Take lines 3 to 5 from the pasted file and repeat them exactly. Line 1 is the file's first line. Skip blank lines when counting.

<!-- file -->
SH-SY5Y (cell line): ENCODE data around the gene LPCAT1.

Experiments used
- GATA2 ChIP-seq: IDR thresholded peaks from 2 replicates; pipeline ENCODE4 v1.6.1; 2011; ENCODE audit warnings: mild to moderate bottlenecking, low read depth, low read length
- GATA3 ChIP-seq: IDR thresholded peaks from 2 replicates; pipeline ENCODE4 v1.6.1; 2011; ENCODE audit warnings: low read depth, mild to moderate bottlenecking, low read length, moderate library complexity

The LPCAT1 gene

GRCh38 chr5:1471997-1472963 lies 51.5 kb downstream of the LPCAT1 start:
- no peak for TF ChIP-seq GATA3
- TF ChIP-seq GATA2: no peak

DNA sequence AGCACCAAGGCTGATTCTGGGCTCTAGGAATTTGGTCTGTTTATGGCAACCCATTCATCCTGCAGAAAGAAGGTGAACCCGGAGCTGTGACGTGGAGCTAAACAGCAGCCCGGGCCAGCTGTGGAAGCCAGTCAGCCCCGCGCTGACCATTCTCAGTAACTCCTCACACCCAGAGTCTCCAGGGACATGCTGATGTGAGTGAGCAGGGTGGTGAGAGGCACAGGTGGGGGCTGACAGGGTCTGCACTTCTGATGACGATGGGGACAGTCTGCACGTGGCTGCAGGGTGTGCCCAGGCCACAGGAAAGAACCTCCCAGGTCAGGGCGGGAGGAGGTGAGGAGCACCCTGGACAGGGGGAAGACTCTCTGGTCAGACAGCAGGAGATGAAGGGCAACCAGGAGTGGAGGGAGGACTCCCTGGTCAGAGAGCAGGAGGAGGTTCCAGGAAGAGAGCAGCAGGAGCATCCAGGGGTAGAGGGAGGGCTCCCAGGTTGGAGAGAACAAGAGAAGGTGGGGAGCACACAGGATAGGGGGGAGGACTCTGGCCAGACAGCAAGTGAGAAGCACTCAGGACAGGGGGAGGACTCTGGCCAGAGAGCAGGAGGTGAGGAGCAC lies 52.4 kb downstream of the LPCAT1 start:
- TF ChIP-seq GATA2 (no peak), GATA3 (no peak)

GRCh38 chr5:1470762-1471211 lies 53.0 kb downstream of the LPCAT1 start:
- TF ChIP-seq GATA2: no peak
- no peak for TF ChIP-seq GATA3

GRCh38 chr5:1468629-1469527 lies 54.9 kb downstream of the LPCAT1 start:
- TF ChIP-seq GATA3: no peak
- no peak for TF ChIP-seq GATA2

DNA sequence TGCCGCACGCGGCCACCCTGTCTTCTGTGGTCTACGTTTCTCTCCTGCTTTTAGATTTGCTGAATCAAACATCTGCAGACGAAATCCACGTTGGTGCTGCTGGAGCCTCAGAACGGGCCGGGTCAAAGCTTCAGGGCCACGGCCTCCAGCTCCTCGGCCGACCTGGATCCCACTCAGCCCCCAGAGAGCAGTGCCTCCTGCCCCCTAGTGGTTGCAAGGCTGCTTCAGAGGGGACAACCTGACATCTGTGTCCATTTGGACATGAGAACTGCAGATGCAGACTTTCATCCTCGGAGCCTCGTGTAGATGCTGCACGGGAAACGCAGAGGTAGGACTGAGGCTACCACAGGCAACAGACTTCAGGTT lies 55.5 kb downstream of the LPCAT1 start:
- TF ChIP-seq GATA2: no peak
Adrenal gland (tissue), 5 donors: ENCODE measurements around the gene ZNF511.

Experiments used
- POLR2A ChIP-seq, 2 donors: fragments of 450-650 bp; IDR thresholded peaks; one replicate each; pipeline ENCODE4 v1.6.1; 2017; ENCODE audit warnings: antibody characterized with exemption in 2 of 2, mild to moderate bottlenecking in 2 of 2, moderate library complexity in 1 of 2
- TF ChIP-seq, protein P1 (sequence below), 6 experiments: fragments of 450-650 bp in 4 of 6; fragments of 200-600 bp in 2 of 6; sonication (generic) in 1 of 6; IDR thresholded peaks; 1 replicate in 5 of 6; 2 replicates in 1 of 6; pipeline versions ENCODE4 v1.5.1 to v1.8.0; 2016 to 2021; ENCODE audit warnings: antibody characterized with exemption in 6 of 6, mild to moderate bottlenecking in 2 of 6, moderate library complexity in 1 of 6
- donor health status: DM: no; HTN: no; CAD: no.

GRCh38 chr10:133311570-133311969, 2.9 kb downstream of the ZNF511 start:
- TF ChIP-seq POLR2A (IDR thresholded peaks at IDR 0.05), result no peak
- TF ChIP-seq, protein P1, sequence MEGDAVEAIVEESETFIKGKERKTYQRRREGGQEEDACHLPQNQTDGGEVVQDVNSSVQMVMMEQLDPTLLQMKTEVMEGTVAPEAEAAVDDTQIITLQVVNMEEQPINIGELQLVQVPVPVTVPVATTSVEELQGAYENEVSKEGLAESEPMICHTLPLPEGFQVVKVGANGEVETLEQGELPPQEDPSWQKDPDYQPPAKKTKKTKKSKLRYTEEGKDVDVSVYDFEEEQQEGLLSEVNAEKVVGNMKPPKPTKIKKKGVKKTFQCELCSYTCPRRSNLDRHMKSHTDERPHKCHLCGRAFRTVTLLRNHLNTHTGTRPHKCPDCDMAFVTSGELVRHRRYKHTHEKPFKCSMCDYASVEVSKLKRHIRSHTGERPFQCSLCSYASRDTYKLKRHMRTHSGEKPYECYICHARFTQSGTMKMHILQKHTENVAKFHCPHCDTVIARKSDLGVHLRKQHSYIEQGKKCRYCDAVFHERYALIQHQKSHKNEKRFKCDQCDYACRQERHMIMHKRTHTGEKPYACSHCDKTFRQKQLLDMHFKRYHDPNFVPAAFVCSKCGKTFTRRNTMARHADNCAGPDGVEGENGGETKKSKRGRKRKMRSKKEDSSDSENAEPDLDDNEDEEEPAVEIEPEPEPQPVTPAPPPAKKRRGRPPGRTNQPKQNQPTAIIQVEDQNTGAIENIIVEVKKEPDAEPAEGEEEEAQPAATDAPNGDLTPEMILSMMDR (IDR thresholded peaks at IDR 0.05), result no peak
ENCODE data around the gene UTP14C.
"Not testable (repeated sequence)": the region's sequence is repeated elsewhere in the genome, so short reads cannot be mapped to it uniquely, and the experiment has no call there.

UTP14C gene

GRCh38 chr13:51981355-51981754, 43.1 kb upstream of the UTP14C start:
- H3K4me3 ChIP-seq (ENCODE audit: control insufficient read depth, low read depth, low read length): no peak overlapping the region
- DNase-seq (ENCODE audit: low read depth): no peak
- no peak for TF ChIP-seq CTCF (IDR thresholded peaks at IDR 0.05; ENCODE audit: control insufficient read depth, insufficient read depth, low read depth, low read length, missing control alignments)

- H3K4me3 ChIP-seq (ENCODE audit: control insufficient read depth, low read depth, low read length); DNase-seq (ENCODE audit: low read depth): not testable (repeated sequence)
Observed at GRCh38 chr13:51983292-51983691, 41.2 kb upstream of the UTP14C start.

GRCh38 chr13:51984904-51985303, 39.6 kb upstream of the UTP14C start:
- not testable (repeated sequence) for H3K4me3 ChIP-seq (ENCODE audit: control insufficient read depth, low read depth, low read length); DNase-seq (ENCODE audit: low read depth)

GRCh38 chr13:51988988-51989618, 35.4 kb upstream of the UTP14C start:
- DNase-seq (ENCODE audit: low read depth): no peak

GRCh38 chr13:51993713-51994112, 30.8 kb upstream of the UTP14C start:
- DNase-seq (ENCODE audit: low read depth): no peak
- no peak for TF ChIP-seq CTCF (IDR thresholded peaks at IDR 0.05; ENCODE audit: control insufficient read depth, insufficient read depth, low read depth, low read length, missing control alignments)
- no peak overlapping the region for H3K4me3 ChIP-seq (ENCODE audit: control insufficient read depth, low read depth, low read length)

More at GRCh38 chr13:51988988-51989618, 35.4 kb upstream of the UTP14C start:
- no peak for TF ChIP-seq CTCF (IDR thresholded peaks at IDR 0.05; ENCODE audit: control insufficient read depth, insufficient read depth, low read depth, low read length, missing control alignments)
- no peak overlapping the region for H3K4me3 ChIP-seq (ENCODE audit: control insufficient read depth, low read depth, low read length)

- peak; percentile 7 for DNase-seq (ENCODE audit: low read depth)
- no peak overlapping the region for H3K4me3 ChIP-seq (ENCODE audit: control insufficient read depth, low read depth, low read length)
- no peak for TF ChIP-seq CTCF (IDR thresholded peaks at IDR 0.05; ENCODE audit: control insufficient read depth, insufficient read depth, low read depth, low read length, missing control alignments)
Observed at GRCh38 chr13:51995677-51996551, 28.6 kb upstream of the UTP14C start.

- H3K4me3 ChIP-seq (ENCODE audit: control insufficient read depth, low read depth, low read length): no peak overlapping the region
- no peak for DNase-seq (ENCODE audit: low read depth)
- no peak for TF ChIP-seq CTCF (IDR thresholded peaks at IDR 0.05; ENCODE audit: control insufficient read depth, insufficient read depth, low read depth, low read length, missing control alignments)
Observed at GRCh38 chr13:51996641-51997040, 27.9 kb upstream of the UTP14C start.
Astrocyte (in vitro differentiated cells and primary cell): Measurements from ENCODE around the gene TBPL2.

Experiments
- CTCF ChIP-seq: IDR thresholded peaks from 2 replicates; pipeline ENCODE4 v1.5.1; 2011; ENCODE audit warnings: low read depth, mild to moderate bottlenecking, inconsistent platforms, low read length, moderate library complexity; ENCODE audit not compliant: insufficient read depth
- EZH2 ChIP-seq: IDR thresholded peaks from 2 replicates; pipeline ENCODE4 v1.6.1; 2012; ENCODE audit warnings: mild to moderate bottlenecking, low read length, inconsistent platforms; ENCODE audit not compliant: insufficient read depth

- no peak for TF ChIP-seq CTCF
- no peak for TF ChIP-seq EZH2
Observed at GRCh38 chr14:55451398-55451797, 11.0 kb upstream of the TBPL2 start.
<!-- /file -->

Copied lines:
- GATA2 ChIP-seq: IDR thresholded peaks from 2 replicates; pipeline ENCODE4 v1.6.1; 2011; ENCODE audit warnings: mild to moderate bottlenecking, low read depth, low read length
- GATA3 ChIP-seq: IDR thresholded peaks from 2 replicates; pipeline ENCODE4 v1.6.1; 2011; ENCODE audit warnings: low read depth, mild to moderate bottlenecking, low read length, moderate library complexity

The LPCAT1 gene